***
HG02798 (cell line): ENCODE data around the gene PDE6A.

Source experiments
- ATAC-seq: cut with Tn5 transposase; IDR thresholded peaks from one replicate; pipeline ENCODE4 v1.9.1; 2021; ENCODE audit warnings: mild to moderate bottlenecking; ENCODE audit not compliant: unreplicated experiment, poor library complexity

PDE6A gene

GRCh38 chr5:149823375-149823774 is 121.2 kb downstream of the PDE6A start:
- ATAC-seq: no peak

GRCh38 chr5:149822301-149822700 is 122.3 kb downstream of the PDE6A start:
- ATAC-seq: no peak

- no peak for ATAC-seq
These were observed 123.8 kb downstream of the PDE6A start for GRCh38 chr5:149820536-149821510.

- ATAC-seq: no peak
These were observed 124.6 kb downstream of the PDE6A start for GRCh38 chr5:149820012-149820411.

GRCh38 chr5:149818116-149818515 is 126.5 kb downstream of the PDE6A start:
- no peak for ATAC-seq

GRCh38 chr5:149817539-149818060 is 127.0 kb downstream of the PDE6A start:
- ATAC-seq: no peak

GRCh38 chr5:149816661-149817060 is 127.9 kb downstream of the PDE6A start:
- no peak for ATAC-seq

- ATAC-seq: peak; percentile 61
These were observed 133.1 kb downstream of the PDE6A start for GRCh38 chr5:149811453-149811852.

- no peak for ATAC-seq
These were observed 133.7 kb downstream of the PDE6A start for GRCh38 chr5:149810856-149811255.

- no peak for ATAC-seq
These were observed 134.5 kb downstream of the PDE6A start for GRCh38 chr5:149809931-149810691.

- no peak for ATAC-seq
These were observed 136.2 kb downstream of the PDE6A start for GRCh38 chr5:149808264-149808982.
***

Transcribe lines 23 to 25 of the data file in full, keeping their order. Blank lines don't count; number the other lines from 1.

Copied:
- no peak for ATAC-seq
These were observed 134.5 kb downstream of the PDE6A start for GRCh38 chr5:149809931-149810691.

- no peak for ATAC-seq